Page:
What jobs can a 13 year old get

There’s nothing like the summertime. You’re out of school, it’s hot and sunny, and you don’t have to worry about homework or tests. You can hang out with your friends, swim or water ski, or just play video games all day if you want. It’s a great time to relax but sometimes you might start to wonder what jobs a 13 year old can get when they’re older, because you might need money to buy that next game you want, or eat at Red Lobster once a week. Or maybe your parents are going on a cruise this summer and you’ll be home alone. That’s cool too, but then you start wondering what jobs a 13 year old can get to help make some spending cash. Either way, since it is the summer and you have a few months before school starts again, let’s talk about what occupations suit a person in their early teens.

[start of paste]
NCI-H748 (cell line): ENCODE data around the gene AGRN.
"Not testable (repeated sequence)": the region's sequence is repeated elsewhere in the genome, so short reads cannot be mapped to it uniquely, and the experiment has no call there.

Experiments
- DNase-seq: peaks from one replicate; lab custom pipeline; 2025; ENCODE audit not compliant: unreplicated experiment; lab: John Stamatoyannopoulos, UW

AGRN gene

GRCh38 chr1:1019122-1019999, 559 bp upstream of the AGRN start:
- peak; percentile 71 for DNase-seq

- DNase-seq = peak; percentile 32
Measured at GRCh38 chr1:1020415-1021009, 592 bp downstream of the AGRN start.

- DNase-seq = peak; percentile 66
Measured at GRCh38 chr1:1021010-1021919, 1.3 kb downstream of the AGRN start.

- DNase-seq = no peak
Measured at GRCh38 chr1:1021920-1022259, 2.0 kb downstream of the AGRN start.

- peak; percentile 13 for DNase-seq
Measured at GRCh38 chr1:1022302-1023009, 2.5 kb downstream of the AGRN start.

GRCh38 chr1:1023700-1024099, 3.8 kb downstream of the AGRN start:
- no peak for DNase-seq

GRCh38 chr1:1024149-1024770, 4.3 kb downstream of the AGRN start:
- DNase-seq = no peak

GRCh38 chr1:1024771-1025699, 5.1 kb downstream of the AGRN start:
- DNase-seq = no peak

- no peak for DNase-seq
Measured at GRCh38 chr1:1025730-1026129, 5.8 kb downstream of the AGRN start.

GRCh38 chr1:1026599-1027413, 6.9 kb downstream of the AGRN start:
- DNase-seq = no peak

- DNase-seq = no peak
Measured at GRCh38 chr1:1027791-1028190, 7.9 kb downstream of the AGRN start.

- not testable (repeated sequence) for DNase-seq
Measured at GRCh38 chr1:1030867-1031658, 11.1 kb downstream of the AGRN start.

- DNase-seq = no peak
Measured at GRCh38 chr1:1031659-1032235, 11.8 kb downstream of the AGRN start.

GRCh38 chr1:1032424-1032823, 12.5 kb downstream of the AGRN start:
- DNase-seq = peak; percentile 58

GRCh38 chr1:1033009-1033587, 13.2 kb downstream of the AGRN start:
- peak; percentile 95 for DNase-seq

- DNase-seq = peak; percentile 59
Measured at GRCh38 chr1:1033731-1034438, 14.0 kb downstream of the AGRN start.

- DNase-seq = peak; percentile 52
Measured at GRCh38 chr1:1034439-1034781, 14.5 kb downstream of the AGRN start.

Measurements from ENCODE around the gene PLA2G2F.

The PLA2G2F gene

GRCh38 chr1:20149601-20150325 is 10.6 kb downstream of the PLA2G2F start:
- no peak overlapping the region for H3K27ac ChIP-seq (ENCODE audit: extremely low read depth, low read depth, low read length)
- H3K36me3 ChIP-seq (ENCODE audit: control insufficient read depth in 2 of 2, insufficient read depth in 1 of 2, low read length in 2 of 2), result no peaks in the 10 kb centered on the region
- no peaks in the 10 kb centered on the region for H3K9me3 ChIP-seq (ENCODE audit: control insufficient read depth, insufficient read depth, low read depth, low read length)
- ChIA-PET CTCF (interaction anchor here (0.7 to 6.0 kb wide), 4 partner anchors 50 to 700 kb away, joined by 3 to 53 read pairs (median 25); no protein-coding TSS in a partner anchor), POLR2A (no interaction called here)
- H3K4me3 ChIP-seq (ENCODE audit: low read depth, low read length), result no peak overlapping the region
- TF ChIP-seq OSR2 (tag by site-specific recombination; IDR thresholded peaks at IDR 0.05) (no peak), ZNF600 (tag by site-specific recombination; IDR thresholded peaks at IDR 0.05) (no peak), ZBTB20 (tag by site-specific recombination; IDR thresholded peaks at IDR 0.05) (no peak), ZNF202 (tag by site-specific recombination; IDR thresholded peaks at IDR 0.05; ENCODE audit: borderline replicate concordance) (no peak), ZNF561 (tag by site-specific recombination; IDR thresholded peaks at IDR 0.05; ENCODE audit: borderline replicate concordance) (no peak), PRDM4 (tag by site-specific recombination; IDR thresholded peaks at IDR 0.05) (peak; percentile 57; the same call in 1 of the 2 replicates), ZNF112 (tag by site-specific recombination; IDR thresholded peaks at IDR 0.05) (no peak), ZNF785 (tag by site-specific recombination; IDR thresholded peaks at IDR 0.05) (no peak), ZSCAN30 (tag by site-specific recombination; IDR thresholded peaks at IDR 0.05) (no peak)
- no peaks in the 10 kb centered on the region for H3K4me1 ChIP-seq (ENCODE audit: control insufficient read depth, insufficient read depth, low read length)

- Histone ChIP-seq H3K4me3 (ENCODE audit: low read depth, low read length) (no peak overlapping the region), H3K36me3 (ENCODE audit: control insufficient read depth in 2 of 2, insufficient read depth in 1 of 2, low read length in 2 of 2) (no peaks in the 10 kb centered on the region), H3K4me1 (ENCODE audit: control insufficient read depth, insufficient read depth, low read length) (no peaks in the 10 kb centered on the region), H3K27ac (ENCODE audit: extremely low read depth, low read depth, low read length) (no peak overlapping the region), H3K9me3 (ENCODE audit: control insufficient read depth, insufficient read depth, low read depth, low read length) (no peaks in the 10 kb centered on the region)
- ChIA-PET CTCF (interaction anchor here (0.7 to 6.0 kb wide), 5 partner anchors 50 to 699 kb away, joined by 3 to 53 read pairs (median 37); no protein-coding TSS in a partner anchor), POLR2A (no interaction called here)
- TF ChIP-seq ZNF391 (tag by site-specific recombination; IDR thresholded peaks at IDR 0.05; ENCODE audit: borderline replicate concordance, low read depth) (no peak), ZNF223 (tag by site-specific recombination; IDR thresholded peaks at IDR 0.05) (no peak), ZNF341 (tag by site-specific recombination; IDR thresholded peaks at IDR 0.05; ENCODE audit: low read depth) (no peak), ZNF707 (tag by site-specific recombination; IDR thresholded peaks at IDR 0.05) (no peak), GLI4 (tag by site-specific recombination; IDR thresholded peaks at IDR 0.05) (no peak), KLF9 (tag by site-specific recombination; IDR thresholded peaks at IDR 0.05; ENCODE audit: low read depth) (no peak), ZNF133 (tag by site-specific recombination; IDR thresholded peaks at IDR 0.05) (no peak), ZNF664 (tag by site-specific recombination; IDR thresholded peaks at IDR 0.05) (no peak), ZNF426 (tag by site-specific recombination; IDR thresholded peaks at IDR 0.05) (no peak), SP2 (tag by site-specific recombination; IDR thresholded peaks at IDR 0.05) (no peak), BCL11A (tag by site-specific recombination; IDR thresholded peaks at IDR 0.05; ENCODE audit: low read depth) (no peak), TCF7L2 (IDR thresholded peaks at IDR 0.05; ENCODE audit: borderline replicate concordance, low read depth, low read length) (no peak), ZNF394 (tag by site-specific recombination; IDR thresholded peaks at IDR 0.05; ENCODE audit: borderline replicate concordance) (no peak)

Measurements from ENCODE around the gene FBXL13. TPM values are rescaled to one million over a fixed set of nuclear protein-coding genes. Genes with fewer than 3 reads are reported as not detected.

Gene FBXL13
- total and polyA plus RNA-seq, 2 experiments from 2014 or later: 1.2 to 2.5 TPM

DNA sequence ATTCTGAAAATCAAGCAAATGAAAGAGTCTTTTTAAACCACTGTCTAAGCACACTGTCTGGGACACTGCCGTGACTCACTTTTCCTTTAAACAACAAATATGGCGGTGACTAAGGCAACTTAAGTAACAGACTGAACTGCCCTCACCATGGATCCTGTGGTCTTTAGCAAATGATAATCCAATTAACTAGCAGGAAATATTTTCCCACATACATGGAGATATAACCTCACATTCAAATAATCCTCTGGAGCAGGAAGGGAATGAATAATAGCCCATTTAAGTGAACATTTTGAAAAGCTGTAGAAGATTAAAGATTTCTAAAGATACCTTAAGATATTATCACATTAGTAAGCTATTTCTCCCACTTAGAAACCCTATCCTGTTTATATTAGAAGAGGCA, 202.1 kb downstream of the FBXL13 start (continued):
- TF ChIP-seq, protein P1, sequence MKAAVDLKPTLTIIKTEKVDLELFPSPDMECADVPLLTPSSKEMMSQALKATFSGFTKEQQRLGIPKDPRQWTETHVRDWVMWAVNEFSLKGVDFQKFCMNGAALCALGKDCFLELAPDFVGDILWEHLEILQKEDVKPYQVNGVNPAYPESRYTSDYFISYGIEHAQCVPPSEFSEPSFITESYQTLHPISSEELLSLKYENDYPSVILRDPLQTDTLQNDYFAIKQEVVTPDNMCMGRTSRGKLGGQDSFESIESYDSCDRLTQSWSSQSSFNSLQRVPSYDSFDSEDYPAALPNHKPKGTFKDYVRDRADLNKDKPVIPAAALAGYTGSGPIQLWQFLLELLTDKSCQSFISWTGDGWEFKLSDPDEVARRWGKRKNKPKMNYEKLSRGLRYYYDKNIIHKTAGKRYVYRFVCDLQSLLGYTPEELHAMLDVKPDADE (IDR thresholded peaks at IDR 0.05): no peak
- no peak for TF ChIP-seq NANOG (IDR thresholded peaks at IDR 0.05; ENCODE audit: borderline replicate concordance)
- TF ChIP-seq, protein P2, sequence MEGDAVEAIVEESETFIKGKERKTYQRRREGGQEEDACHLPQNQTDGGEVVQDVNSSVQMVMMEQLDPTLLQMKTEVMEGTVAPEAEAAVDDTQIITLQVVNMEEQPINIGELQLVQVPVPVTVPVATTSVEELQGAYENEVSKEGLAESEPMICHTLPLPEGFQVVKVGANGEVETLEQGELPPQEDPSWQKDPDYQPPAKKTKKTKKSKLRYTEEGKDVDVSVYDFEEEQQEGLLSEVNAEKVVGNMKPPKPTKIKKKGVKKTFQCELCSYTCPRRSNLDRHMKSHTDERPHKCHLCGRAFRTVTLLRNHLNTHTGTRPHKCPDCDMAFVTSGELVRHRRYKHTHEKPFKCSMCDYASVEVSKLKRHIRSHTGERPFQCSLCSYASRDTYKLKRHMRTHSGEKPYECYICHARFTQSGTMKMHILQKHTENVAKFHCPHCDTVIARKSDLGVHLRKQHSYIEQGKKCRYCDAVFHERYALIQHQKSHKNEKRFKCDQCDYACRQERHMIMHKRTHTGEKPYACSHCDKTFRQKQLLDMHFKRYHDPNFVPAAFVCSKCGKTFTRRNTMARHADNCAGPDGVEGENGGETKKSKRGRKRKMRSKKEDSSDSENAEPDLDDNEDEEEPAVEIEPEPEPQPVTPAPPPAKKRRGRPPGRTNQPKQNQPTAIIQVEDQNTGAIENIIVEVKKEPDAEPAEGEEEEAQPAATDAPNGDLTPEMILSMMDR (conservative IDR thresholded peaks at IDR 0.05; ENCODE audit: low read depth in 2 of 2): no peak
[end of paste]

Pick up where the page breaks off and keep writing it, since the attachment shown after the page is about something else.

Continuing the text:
One of the most common questions that parents ask is, “What jobs can a 13 year old get?” There are so many different opportunities for teens to explore their interests and find employment. Some of these include:

  • A part-time job at a fast food restaurant or retail store. This is a great way to get some experience in customer service and learn about how to work with people. It also gives you money that you can use for things like clothes and other necessities.
  • A volunteer position at your local hospital or charity organization. This is another good way to get involved in your community while also gaining experience that will come in handy during college interviews later on down the road!